Elise Quagliata, mezzo-soprano, has gained notice over the past decade for the unique beauty of her voice, her musical intelligence, theatrical range and the riveting effect she has had on audiences everywhere. She has made a name for herself in contemporary as well as in traditional works.
Recently, Ms. Quagliata sang the role of the Minkswoman to great acclaim in Jonathan Dove’s Flight at Des Moines Metro Opera. This past season, she performed with Atlanta Opera as Zosia in the premiere of Jake Heggie’s newest work, Out of Darkness: Two Remain. She also took on the presence of Hannah After in Laura Kaminsky’s As One with Des Moines Metro Opera.
Regularly appearing as Carmen in the past several seasons for New York City Opera’s tours of Carmen in Europe, North America, Asia and the Middle East, the artist reprised the role for City Opera’s second summer at New York City’s Bryant Park. This season, 2018-19, she performs Carmen with the Chattanooga Symphony and Opera. As Carmen with Utah Opera in 2016, Opera News noted that she “commanded attention” with her “dusky mezzo, dramatic acumen and pulchritude.” Early on, Ms. Quagliata’s Carmen captivated critics and audiences alike. In her performance for Pensacola Opera, reviewers praised her as “simply riveting” (Pensacola News Journal); ready to “spontaneously combust – the girl is on fire” (The Independent News); and “one of the finest Carmens I have ever seen” (Mobile Register).
Ms. Quagliata was featured in the opening season of the “new” New York City Opera as Hedda Hopper in Stewart Wallace’s Hopper’s Wife. The New York Times declared that she “rightly stole the show, her vocally and physically nuanced portrayal vividly conveying the evolution of the character.” In Stephen Sondheim’s A Little Night Music, Opera News found her “deliciously caustic” Countess Charlotte Malcolm “threatened to purloin the evening.” As Maria in Maria de Buenos Aires, Astor Piazzolla’s tango tour-de-force, Opera Today remarked that she “showed off her poised tone to perfection in a wide range of demanding emotional states. Dramatically and musically, she does not so much perform the part as inhabit it. A remarkable star turn.”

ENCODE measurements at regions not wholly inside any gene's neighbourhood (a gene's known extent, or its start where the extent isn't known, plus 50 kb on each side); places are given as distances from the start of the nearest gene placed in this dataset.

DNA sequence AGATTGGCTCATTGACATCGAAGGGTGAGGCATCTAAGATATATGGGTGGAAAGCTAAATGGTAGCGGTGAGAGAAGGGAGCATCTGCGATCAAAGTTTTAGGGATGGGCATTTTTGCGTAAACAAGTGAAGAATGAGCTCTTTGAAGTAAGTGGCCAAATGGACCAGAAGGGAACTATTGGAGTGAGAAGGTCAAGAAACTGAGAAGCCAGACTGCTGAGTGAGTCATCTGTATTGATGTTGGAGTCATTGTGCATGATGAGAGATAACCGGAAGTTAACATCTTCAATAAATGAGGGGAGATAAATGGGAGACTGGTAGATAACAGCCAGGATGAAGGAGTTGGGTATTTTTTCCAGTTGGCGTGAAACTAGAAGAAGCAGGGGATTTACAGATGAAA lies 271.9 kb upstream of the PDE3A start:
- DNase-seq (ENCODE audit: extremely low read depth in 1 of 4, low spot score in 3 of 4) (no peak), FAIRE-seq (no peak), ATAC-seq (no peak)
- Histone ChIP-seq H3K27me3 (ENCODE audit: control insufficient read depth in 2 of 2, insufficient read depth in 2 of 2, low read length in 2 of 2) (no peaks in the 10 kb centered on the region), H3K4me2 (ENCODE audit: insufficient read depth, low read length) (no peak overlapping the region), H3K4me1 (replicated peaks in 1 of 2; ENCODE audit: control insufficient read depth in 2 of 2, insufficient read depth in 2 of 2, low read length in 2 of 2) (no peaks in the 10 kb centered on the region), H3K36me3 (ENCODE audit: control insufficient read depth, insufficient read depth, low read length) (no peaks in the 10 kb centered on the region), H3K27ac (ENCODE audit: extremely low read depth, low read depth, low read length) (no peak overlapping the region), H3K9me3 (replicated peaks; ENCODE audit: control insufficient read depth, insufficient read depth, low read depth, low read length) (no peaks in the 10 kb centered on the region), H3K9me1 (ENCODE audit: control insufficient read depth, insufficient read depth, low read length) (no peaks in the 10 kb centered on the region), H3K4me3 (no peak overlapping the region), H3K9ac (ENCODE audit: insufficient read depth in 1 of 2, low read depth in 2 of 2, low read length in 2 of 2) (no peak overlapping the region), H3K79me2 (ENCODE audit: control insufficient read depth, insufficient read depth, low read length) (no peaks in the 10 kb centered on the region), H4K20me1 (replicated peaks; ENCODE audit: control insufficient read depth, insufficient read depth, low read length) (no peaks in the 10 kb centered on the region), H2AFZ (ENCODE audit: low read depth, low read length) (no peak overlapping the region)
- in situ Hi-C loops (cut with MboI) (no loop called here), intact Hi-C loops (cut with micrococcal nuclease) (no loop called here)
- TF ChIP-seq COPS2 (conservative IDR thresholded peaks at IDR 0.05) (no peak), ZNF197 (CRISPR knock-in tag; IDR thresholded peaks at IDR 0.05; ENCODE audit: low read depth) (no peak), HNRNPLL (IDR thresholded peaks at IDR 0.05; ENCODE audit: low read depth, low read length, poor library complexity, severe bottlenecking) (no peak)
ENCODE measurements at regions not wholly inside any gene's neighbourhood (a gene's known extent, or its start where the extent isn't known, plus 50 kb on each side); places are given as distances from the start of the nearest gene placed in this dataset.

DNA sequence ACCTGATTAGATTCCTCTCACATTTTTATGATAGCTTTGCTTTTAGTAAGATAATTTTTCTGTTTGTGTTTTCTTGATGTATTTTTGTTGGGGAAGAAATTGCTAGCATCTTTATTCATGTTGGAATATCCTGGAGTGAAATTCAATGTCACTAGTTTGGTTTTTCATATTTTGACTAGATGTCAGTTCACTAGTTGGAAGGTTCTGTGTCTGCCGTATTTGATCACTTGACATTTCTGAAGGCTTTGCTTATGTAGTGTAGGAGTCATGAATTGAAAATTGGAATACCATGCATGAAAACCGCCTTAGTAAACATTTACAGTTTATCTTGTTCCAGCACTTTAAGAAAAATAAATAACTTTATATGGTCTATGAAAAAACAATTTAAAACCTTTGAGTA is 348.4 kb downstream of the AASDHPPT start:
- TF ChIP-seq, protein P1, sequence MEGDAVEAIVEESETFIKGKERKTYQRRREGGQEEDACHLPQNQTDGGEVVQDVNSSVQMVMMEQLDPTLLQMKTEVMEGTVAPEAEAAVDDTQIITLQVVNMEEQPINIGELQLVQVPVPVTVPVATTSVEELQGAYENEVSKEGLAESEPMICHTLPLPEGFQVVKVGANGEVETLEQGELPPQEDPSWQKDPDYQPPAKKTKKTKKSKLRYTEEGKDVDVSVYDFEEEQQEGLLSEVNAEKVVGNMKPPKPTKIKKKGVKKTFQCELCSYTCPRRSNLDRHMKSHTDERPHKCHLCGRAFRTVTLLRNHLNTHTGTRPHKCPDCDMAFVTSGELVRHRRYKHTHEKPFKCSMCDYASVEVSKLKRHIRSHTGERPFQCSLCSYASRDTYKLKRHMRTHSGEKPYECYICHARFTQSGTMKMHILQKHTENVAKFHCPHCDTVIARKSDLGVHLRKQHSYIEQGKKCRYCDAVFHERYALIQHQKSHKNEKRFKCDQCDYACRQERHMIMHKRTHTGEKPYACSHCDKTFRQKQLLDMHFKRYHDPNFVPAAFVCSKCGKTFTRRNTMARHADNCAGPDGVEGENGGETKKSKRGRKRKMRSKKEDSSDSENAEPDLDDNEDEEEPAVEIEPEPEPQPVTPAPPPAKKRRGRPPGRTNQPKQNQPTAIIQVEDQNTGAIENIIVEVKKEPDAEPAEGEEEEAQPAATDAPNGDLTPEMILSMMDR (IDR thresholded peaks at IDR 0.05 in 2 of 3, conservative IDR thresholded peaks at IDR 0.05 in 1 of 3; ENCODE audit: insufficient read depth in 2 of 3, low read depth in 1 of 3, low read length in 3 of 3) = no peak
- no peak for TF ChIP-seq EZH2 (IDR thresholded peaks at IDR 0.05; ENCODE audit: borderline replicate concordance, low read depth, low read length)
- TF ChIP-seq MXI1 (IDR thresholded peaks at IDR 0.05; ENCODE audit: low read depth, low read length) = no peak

In Jake Heggie’s Dead Man Walking, Sister Helen has become the artist’s signature role, and one she has performed frequently with heart-rending range and emotion. Opera News found that the “passionate interpretation” of her Des Moines Metro Opera performance was executed with “exceptional technical finesse.” For Union Avenue Opera, the Saint Louis Dispatch opined that her acting and “dark, expressive voice” gave the role an “authentic strength and humor,” while the final confession scene was performed with “throat-grabbing intensity.” Her interpretation of Mr. Heggie’s songs have also commanded attention. The New York Times praised her “rich, expressive voice and passionate delivery” of the song cycle on Sister Helen’s prayers, The Deepest Desire, performed in New York and Los Angeles with the flutist Carol Wincenc and the composer at the piano. She worked again with Mr. Heggie on his subsequent cycle, The Breaking Waves, as part of a special concert of the composer’s works for Opera America.